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ePub Too sad to sing: A memoir with postcards download

by Kenneth S Brecher

ePub Too sad to sing: A memoir with postcards download
Author:
Kenneth S Brecher
ISBN13:
978-0151904938
ISBN:
0151904936
Language:
Publisher:
Harcourt Brace Jovanovich; 1st edition (1988)
Category:
Subcategory:
Memoirs
ePub file:
1429 kb
Fb2 file:
1621 kb
Other formats:
doc rtf azw mbr
Rating:
4.1
Votes:
393

Brecher, Kenneth S. Publication date.

Brecher, Kenneth S. Books for People with Print Disabilities. Internet Archive Books. Uploaded by Lotu Tii on December 7, 2011.

Too Sad to Sing book. Goodreads helps you keep track of books you want to read. Start by marking Too Sad to Sing: A Memoir with Postcards as Want to Read: Want to Read savin. ant to Read.

Using his lifelong enthusiasm for postcards as a frame, Brecher, director of. .

Using his lifelong enthusiasm for postcards as a frame, Brecher, director of the Children's Museum in Boston, has produced a brief, gentle, charmingly idiosyncratic memoir that sets the reader thinking, smiling, and reminiscing as the pages turn. The story of the postcard that provided the title for his book is a good example of what is most endearing here.

I think I see a trend in Kenneth S. Brecher's ''Too Sad to Sing: A Memoir with Postcards'' (Harcourt Brace . Postcards are even better than letters, because they only run to 50 words

I think I see a trend in Kenneth S. Brecher's ''Too Sad to Sing: A Memoir with Postcards'' (Harcourt Brace Jovanovich). Also, the epistolary novel seems to be reviving, probably because it spares the writer the tedium of transitions, dialogue and interaction. Postcards are even better than letters, because they only run to 50 words. While we all know how letters can go on, the postcard is the last refinement of minimalism

by Kenneth S. Brecher. The Hocking River stretches 95 miles south eastward from Columbus to the Ohio River, draining an area of 1,200 square miles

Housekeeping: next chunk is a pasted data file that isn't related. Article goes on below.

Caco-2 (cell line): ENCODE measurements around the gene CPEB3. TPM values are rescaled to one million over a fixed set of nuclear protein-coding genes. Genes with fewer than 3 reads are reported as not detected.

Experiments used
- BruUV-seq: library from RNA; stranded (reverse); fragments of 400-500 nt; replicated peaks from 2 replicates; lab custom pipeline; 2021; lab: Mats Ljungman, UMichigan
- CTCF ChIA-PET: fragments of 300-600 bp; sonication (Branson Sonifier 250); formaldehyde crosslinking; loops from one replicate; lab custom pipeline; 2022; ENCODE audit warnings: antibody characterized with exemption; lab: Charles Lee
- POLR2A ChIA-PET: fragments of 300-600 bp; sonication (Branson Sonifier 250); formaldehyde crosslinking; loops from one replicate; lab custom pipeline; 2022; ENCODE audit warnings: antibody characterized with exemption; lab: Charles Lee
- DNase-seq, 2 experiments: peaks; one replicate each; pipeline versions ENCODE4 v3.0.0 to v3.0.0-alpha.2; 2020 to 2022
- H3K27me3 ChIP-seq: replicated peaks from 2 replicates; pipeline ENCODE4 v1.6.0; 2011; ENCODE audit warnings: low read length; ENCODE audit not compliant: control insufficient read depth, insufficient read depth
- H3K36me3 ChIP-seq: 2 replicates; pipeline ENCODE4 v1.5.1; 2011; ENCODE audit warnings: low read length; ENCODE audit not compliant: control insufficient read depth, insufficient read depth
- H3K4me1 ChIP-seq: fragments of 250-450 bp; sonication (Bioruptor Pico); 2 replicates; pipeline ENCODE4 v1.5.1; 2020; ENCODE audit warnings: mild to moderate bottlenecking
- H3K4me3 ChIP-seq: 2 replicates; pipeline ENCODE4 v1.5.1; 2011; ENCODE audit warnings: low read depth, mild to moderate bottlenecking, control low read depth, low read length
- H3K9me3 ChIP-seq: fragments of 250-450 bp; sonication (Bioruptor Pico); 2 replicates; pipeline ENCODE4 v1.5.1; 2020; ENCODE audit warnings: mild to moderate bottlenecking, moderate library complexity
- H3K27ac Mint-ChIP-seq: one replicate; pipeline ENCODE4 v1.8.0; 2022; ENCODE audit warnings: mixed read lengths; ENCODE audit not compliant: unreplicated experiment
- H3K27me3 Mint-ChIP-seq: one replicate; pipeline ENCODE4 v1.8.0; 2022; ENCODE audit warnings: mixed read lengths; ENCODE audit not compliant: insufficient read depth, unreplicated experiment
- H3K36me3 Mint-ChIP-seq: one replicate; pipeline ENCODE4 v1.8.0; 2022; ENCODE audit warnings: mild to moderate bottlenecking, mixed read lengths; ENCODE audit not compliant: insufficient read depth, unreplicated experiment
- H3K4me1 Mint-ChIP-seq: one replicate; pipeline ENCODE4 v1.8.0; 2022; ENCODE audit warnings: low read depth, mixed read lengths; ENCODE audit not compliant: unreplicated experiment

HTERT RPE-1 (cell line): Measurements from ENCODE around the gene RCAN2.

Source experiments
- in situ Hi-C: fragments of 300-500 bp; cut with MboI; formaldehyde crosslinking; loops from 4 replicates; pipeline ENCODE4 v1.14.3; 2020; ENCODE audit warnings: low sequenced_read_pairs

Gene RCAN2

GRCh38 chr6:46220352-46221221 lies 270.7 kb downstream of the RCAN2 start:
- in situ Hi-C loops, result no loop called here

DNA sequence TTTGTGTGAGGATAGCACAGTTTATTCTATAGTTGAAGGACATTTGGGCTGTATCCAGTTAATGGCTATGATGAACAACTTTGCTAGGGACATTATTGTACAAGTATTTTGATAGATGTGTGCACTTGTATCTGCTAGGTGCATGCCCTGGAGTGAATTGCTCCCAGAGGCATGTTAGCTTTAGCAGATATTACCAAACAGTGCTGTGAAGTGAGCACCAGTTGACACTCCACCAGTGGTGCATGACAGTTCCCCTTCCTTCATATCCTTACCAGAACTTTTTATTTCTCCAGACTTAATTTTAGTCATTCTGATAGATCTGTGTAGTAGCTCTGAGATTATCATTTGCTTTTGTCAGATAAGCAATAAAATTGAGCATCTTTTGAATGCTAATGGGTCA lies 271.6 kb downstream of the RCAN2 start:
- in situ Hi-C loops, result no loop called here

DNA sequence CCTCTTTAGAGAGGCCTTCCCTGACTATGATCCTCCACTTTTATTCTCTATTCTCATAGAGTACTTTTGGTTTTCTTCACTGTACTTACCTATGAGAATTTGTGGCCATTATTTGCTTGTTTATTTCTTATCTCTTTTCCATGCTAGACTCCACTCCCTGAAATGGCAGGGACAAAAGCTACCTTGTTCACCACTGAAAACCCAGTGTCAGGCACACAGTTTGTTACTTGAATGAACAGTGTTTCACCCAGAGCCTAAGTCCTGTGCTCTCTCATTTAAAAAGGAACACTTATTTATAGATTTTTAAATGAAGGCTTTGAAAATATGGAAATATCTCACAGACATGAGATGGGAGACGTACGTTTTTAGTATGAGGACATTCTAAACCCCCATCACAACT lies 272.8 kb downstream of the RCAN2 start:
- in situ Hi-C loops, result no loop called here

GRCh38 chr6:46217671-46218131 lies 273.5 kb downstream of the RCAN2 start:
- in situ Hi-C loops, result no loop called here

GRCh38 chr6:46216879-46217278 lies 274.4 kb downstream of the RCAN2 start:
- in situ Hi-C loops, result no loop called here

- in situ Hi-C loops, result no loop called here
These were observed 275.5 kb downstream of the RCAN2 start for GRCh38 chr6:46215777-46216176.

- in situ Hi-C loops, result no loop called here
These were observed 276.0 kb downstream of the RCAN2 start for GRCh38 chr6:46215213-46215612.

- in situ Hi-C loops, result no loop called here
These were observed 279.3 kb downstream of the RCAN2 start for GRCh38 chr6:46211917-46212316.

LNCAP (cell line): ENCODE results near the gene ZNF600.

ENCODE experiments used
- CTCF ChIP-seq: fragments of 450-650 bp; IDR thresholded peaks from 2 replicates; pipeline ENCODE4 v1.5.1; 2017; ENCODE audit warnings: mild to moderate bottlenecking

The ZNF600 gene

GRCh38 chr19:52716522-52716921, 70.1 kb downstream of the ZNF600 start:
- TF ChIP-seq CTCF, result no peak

by Kenneth S. The Hocking River stretches 95 miles south eastward from Columbus to the Ohio River, draining an area of 1,200 square miles. In this detailed study of the archeological investigations in the Hocking Valley, James L. Murphy summarizes and re-evaluates explorations in the light of current knowledge

Items related to Too Sad to Sing: A Memoir With Postcards. His has been a varied and interesting life, but his book's hopscotch style and blatant superficiality are as irritating as the whining tone that permeates the whole regardless of the adventure or exciting incident being recalled.

Items related to Too Sad to Sing: A Memoir With Postcards. Kenneth Brecher Too Sad to Sing: A Memoir With Postcards. ISBN 13: 9780156904650. Too Sad to Sing: A Memoir With Postcards. In some cases, the reader is left wondering about the resolution of an anecdote. Brecher does himself and his audience a disservice with this bare bones treatment: what is needed is several pounds of flesh.

Postcards from the Edge has been added to your Cart. This was the first book I read by her that wasn't a memoir. I really enjoyed this book the first time I read it, and the movie was good as well. Although it is not classified as a biography, it is largely based on actress Carrie Fisher's life. If you appreciate a sarcastic sense of humor that can sometimes be pretty dark, I think you will enjoy this book. 3 people found this helpful. I have never seen the movie, but I have always wanted to read the book.

Postcards Lyrics Is there a word for that? There should be. You can only fit so many words in a postcard.

I had already fallen in love with far too many postage stamps When you appeared on my doorstep wearing nothing but a postcard promise. No, appear is the wrong word. Is there a word for that? There should be. Only so many in a phone call, only so many into space before you forget that words are sometimes used for things other than filling emptiness. It is hard to build a body out of words – I have tried. Instead of lying your head against my chest, I tell you about the boy who lives downstairs from me.